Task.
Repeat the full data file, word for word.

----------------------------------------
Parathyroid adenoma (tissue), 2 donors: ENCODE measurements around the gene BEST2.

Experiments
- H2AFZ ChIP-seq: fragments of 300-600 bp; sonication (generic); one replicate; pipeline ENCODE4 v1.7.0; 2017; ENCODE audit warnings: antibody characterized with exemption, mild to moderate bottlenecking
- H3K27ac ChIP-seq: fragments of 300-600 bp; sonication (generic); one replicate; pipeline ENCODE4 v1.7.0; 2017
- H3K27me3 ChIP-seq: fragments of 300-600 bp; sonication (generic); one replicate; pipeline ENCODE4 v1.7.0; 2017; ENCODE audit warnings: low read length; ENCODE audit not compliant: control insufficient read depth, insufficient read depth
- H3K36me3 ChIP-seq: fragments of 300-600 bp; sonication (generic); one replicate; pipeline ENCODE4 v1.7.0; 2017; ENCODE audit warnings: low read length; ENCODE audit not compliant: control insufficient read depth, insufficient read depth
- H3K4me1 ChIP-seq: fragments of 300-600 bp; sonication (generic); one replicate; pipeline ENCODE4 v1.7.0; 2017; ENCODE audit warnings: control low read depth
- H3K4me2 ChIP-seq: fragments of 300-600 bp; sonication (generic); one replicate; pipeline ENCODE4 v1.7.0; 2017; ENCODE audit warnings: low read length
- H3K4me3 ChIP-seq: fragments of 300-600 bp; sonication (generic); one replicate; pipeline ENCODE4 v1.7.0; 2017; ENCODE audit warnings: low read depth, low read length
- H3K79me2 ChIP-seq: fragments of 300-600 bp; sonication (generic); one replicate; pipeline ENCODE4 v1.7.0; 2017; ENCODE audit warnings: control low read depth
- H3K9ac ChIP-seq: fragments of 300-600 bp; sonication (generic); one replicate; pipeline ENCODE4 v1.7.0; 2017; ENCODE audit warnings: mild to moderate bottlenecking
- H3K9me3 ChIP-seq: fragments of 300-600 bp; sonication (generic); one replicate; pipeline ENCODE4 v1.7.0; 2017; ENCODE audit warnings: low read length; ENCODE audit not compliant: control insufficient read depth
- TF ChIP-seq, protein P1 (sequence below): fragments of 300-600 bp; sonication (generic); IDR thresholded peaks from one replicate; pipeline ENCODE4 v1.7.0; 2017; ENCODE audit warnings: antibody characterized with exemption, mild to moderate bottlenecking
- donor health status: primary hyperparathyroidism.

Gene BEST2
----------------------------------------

Parathyroid adenoma (tissue), 2 donors: ENCODE measurements around the gene BEST2.

Experiments
- H2AFZ ChIP-seq: fragments of 300-600 bp; sonication (generic); one replicate; pipeline ENCODE4 v1.7.0; 2017; ENCODE audit warnings: antibody characterized with exemption, mild to moderate bottlenecking
- H3K27ac ChIP-seq: fragments of 300-600 bp; sonication (generic); one replicate; pipeline ENCODE4 v1.7.0; 2017
- H3K27me3 ChIP-seq: fragments of 300-600 bp; sonication (generic); one replicate; pipeline ENCODE4 v1.7.0; 2017; ENCODE audit warnings: low read length; ENCODE audit not compliant: control insufficient read depth, insufficient read depth
- H3K36me3 ChIP-seq: fragments of 300-600 bp; sonication (generic); one replicate; pipeline ENCODE4 v1.7.0; 2017; ENCODE audit warnings: low read length; ENCODE audit not compliant: control insufficient read depth, insufficient read depth
- H3K4me1 ChIP-seq: fragments of 300-600 bp; sonication (generic); one replicate; pipeline ENCODE4 v1.7.0; 2017; ENCODE audit warnings: control low read depth
- H3K4me2 ChIP-seq: fragments of 300-600 bp; sonication (generic); one replicate; pipeline ENCODE4 v1.7.0; 2017; ENCODE audit warnings: low read length
- H3K4me3 ChIP-seq: fragments of 300-600 bp; sonication (generic); one replicate; pipeline ENCODE4 v1.7.0; 2017; ENCODE audit warnings: low read depth, low read length
- H3K79me2 ChIP-seq: fragments of 300-600 bp; sonication (generic); one replicate; pipeline ENCODE4 v1.7.0; 2017; ENCODE audit warnings: control low read depth
- H3K9ac ChIP-seq: fragments of 300-600 bp; sonication (generic); one replicate; pipeline ENCODE4 v1.7.0; 2017; ENCODE audit warnings: mild to moderate bottlenecking
- H3K9me3 ChIP-seq: fragments of 300-600 bp; sonication (generic); one replicate; pipeline ENCODE4 v1.7.0; 2017; ENCODE audit warnings: low read length; ENCODE audit not compliant: control insufficient read depth
- TF ChIP-seq, protein P1 (sequence below): fragments of 300-600 bp; sonication (generic); IDR thresholded peaks from one replicate; pipeline ENCODE4 v1.7.0; 2017; ENCODE audit warnings: antibody characterized with exemption, mild to moderate bottlenecking
- donor health status: primary hyperparathyroidism.

Gene BEST2